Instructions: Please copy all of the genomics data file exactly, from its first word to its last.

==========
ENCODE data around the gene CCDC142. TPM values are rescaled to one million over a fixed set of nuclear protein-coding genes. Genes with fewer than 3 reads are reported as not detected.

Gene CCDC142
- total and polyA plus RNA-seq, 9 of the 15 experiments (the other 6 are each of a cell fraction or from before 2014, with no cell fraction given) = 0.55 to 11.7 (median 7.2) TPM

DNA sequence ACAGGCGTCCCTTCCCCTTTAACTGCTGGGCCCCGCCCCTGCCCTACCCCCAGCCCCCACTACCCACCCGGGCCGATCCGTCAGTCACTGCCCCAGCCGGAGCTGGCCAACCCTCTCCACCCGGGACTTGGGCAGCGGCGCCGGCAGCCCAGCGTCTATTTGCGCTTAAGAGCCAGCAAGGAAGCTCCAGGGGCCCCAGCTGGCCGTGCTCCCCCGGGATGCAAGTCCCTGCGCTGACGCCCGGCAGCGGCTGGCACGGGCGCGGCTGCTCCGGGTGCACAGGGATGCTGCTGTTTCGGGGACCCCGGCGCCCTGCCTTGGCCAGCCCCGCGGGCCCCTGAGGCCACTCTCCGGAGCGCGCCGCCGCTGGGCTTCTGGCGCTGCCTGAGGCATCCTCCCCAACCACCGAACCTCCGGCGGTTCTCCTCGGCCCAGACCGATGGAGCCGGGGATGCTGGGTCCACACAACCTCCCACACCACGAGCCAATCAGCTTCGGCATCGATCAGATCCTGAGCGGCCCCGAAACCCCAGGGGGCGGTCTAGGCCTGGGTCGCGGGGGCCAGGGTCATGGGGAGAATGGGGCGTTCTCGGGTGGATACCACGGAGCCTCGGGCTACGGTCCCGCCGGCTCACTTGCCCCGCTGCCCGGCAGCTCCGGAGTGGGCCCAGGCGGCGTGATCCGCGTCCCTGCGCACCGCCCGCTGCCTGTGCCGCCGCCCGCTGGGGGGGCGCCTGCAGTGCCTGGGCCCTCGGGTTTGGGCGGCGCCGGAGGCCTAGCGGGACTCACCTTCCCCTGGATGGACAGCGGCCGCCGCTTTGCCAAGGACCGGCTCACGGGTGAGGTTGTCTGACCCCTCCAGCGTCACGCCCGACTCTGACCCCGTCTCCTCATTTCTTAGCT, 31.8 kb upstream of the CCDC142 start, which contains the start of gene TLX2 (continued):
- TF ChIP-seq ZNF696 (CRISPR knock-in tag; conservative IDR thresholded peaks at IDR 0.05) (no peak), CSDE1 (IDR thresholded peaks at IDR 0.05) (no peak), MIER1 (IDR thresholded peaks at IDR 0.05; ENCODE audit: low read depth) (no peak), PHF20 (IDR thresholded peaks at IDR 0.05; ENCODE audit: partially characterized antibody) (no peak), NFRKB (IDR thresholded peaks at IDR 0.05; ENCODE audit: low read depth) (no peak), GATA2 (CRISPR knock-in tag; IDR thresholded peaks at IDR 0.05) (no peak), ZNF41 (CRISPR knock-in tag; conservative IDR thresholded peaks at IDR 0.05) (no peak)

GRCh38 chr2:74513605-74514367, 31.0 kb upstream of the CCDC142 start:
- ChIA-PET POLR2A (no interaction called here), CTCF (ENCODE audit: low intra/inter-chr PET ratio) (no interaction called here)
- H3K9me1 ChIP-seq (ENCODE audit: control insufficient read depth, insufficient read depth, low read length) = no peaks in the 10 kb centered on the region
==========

ENCODE data around the gene CCDC142. TPM values are rescaled to one million over a fixed set of nuclear protein-coding genes. Genes with fewer than 3 reads are reported as not detected.

Gene CCDC142
- total and polyA plus RNA-seq, 9 of the 15 experiments (the other 6 are each of a cell fraction or from before 2014, with no cell fraction given) = 0.55 to 11.7 (median 7.2) TPM

DNA sequence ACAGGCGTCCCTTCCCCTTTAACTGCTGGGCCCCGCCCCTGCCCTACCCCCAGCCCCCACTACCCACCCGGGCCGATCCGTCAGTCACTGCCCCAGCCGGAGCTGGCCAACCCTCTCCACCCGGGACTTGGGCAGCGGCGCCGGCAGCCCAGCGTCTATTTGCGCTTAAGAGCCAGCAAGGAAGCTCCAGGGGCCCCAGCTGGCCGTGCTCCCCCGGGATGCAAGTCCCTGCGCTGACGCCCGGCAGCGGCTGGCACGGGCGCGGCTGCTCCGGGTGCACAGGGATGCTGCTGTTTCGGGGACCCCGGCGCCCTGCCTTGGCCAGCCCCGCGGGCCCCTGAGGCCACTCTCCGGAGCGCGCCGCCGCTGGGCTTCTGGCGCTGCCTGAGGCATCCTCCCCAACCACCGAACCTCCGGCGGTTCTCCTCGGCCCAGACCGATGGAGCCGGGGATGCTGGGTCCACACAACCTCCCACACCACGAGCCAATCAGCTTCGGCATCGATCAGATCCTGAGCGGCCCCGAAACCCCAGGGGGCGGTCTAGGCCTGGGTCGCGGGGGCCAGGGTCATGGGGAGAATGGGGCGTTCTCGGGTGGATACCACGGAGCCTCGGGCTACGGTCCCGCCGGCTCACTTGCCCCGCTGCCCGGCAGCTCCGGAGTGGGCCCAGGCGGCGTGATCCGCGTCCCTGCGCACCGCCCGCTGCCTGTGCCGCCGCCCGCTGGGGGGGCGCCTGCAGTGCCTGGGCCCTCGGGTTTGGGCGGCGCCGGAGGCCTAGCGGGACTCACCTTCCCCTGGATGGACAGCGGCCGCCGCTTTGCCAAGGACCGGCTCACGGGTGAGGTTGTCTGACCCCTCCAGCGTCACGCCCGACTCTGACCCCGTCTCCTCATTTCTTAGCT, 31.8 kb upstream of the CCDC142 start, which contains the start of gene TLX2 (continued):
- TF ChIP-seq ZNF696 (CRISPR knock-in tag; conservative IDR thresholded peaks at IDR 0.05) (no peak), CSDE1 (IDR thresholded peaks at IDR 0.05) (no peak), MIER1 (IDR thresholded peaks at IDR 0.05; ENCODE audit: low read depth) (no peak), PHF20 (IDR thresholded peaks at IDR 0.05; ENCODE audit: partially characterized antibody) (no peak), NFRKB (IDR thresholded peaks at IDR 0.05; ENCODE audit: low read depth) (no peak), GATA2 (CRISPR knock-in tag; IDR thresholded peaks at IDR 0.05) (no peak), ZNF41 (CRISPR knock-in tag; conservative IDR thresholded peaks at IDR 0.05) (no peak)

GRCh38 chr2:74513605-74514367, 31.0 kb upstream of the CCDC142 start:
- ChIA-PET POLR2A (no interaction called here), CTCF (ENCODE audit: low intra/inter-chr PET ratio) (no interaction called here)
- H3K9me1 ChIP-seq (ENCODE audit: control insufficient read depth, insufficient read depth, low read length) = no peaks in the 10 kb centered on the region